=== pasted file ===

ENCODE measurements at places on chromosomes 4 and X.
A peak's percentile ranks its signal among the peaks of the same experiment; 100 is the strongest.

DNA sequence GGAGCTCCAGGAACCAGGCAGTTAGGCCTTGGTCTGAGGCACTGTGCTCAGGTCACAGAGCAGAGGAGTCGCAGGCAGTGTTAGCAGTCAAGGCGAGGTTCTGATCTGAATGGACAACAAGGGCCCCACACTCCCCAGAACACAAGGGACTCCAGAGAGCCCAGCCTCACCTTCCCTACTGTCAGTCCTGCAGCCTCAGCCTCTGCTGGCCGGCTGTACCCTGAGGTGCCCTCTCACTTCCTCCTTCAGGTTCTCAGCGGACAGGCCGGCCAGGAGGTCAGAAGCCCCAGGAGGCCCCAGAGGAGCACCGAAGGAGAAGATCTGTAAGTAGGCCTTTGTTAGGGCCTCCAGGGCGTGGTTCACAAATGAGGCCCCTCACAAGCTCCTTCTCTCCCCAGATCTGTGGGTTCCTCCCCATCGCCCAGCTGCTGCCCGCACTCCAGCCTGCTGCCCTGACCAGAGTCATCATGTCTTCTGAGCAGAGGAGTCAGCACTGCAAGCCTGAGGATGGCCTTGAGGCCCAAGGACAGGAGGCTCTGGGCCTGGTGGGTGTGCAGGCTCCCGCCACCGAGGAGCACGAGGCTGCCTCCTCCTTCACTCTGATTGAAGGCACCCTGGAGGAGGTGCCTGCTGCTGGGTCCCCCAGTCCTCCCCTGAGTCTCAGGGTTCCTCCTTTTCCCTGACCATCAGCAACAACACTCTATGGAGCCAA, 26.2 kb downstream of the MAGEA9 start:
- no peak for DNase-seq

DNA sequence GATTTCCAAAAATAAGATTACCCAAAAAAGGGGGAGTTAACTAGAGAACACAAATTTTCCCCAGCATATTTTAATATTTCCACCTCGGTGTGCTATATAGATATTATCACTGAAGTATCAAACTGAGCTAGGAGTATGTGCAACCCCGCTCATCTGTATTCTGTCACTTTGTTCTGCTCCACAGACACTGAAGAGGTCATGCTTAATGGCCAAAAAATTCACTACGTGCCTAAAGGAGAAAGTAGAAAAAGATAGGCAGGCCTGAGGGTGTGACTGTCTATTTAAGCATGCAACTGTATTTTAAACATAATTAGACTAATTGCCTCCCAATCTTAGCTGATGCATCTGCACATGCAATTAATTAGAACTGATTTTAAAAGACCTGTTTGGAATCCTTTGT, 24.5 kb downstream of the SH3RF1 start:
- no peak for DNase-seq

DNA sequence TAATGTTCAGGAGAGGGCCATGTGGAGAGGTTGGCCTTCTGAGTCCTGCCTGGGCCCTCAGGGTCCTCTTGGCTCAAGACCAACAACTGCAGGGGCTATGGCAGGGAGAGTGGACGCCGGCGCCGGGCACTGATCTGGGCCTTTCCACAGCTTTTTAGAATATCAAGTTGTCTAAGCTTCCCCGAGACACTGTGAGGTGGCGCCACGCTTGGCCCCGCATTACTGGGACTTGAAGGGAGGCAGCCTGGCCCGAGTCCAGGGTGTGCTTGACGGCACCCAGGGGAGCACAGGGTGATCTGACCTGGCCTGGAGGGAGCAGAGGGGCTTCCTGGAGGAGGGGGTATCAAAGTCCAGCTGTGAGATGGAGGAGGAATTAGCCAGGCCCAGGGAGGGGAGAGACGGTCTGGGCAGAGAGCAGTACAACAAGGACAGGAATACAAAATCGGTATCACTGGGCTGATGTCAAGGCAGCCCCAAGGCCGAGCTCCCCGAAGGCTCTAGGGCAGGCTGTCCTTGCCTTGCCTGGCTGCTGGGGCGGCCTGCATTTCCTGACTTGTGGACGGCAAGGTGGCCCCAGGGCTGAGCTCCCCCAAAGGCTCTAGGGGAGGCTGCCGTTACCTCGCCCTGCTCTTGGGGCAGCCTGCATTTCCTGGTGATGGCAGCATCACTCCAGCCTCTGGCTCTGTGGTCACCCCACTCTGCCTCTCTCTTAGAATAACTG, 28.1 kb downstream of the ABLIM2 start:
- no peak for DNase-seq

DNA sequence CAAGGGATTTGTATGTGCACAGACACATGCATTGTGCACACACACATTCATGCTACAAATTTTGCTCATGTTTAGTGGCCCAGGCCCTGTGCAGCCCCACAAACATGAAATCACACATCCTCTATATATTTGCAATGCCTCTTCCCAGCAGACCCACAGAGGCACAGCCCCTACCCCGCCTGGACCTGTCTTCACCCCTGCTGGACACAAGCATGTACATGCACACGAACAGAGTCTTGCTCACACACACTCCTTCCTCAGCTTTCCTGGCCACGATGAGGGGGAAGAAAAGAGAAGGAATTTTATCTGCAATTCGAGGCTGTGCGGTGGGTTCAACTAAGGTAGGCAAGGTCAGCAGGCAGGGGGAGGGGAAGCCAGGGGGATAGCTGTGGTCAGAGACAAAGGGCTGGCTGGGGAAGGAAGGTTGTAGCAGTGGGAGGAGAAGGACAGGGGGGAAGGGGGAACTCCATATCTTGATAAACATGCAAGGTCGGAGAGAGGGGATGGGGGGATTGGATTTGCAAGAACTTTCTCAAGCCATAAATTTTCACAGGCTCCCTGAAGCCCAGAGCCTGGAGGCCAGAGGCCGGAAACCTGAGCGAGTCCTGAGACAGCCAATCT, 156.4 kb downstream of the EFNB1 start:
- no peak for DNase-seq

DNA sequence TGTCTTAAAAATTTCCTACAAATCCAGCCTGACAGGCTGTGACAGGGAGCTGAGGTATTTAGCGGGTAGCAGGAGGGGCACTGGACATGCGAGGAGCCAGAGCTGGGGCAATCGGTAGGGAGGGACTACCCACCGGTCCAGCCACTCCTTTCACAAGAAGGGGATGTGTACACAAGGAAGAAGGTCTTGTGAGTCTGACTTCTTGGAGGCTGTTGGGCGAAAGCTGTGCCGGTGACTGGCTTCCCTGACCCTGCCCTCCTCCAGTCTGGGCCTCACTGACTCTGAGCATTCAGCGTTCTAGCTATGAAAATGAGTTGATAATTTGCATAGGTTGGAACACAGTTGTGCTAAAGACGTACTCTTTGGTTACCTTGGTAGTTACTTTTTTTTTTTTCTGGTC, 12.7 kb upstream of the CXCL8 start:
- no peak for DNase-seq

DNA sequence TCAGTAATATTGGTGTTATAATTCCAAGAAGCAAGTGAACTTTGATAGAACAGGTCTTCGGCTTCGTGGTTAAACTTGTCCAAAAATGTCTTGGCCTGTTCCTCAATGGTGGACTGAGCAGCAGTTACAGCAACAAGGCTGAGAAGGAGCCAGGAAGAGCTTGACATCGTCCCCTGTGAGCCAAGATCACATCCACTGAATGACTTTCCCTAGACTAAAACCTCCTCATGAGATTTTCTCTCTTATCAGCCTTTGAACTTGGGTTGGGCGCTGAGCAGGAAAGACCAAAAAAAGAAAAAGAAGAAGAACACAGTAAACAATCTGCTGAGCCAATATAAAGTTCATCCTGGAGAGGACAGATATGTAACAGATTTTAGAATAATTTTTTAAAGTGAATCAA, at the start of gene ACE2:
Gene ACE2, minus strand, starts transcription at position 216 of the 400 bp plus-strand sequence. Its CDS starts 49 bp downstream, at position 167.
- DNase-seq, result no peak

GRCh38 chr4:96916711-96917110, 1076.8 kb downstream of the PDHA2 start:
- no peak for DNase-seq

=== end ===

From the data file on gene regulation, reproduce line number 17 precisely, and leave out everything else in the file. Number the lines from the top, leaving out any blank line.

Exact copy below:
- no peak for DNase-seq